The Covid-19 pandemic cast light on many different shortcomings in how we live today and how we organise our societies. One of them is that there are serious health inequities. Marginalised communities saw far higher rates of Covid-19 infection and mortality than anyone else. Among studies that looked at the risk of severe illness or death from COVID-19 in the whole population, Black people were 1.5 times more likely to be admitted to hospital than the white majority. Indigenous people were 1.9 times more likely. Hispanic people were 1.3 times more likely.
These inequities existed long before the pandemic. And though we can’t wave a magic wand and banish them from our society right this minute, employers have the power to address them in the workplace and make a meaningful difference to health outcomes. And there is a business case for this as well as one rooted in a desire for social justice. Just as more diverse workforces and senior teams outperform their less diverse counterparts, both in terms of innovation and profitability, organisations that put health equity high on the agenda benefit. They attract more talent, drawing those who want to work for employers that take care of them. They have fewer absences (and therefore lose less money in absenteeism); health equity naturally means a healthier workforce. That means greater productivity, too. The European Parliament estimates losses linked to health inequities cost close to €980 billion per year within the EU, while in the U.S., inequities cost approximately $320 billion annually.
Get to know your team
So how can employers advance health equity? First, by getting to know your employee population. All effective action starts with having the right information; if you don’t have a deep understanding of your organisation, then any changes you make will be suboptimal at best. This is one reason why certain organisations feel underwhelmed by the progress of their DEI strategies: they’ve imposed one-size-fits-all plans in a top-down fashion. What businesses always need to do is take the time to develop tailored plans – ones right for their unique context.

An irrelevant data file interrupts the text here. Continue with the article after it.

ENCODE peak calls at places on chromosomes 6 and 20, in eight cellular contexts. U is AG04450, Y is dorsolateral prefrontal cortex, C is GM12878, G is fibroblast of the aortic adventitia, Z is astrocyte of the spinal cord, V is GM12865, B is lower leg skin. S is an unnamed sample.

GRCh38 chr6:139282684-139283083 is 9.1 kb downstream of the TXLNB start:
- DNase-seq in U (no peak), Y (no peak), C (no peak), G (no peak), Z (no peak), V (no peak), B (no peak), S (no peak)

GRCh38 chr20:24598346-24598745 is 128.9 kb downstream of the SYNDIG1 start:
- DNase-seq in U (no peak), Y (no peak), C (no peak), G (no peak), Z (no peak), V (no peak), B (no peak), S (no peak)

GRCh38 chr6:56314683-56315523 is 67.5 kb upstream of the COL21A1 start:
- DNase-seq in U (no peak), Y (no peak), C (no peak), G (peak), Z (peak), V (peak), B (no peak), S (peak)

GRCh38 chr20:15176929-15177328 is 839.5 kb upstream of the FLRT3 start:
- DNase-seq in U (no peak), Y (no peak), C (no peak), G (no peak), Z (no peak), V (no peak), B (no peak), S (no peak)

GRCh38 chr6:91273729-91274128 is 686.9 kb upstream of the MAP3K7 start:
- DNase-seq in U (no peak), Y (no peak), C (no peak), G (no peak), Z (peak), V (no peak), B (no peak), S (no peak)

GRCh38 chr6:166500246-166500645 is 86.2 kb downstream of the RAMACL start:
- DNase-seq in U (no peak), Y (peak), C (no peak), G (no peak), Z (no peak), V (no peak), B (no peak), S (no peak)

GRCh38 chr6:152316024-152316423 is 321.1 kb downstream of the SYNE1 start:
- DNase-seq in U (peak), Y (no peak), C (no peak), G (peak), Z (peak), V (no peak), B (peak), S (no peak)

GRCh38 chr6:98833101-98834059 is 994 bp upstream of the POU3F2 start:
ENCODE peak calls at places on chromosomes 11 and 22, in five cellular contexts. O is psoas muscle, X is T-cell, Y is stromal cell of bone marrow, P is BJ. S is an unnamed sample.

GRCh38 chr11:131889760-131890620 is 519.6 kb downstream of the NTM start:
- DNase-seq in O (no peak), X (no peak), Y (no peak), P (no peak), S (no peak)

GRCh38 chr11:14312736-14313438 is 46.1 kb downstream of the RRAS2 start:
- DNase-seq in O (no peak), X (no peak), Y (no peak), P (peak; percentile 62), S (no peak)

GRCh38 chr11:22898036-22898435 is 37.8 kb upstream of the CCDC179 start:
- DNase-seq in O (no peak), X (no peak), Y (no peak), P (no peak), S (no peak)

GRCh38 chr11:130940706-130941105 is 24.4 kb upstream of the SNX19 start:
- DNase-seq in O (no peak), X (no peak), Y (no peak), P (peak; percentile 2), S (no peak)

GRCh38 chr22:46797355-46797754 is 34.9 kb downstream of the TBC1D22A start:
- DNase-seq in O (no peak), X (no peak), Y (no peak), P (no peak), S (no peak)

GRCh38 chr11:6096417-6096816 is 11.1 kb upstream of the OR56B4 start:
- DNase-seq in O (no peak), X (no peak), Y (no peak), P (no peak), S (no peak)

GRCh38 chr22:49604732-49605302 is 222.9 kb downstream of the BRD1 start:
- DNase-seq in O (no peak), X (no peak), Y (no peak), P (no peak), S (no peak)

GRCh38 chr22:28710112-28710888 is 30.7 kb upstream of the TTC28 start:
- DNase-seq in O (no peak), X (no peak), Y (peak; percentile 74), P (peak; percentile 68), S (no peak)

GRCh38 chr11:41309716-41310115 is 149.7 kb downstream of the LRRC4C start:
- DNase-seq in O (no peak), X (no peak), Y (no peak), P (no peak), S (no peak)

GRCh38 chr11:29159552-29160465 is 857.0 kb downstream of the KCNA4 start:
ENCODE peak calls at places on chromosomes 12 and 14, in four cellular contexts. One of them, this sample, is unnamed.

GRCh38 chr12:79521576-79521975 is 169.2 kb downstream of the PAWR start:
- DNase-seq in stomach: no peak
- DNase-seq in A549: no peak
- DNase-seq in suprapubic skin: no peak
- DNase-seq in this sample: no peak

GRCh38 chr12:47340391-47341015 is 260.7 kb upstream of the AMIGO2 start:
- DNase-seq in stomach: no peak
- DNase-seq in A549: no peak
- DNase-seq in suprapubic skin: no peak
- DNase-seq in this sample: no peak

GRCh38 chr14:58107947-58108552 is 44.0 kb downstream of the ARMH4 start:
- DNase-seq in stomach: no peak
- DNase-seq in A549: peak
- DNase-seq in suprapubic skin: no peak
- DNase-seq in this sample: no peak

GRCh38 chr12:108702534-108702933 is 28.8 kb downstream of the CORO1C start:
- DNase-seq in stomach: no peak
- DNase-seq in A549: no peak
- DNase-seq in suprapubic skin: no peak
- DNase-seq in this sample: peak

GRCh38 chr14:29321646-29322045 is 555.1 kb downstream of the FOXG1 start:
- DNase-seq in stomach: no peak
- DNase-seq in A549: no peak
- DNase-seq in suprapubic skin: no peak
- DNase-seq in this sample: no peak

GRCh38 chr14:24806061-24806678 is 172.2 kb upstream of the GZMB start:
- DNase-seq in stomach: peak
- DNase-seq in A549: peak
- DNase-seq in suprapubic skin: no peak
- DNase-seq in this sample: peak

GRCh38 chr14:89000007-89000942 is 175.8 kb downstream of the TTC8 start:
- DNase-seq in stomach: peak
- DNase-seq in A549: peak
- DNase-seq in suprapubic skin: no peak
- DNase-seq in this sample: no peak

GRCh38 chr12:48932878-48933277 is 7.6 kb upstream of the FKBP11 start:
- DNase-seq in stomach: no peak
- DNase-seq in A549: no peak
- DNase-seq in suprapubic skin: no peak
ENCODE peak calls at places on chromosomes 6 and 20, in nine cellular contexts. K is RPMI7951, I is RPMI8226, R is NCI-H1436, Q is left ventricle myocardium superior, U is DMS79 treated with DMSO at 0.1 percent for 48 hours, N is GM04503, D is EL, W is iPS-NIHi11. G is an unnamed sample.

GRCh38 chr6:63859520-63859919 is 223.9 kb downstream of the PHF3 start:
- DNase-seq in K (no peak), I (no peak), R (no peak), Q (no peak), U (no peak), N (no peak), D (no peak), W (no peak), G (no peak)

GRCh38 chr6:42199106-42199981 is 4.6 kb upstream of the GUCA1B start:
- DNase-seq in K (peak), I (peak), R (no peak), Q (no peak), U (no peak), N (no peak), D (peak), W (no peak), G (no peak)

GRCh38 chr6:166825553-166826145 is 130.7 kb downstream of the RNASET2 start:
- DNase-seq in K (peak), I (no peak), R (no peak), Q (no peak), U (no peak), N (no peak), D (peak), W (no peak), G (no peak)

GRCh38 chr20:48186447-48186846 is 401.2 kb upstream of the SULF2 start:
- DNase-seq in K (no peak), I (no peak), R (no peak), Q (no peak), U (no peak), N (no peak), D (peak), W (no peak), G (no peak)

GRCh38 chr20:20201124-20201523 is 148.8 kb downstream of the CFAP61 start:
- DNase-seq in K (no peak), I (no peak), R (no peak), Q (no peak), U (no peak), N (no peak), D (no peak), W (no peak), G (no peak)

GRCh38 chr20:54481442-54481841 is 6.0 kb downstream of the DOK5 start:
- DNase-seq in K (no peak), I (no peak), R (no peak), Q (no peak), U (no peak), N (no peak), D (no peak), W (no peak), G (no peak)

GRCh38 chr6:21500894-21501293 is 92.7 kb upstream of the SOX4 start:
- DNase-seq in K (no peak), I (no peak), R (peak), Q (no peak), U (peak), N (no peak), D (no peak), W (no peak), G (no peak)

So do your research. Get to know the people in your organisation. Invite them to talk. Use surveys to gather data and build a business case to convince any sceptics in the leadership. Strive to build up a vivid picture of your workforce; to move beyond equality to equity, you need to understand the individuals who make up your team. The richer and clearer the picture you create, the more effective your interventions will be.
Scrutinise your healthcare offering
Now you know your organisation, you need to familiarise yourself with your healthcare offering. A rising number of businesses in the UK are able to offer their employees private health insurance, but that doesn’t mean that all employers understand what that entitles them to. There may be language barriers that prevent certain members of your team from fully comprehending your healthcare offering, for example. A 2021 McKinsey study found that employees of colour were up to 1.5 times more likely than white employees to find the resources and tools explaining benefits unhelpful, regardless of what their income was. It’s also worth making sure that you’re set up to cater to both mental and physical health needs. Historically, the latter has been put ahead of the former.
Start to fill in the gaps
There will be areas where you can improve. That’s normal. And these gaps can take many forms. There can be knowledge gaps. There can be engagement gaps. And there can be gaps in what you offer. Individuals and groups within your organisation will have different needs, and these should be respected. One organisation may have a large population of younger LGBTQ+ employees. Another may have an older, Hispanic population. Both of these groups will have health support needs in common. But they will also have needs that are different. And within these groups there will be diversity, too. Equity is all about catering your offering to the individual, not making the individual cater to your offering.
Advancing health equity can be daunting. There’s a lot to consider, from annual leave allowance to fertility treatment assistance to mental health support for LGBTQ+ employes. So break it down into chunks – getting to know the team, scrutinising your offering, and then filling in the gaps – makes it manageable.
Health equity is something all organisations should strive to achieve. There’s an economic imperative – and a moral one.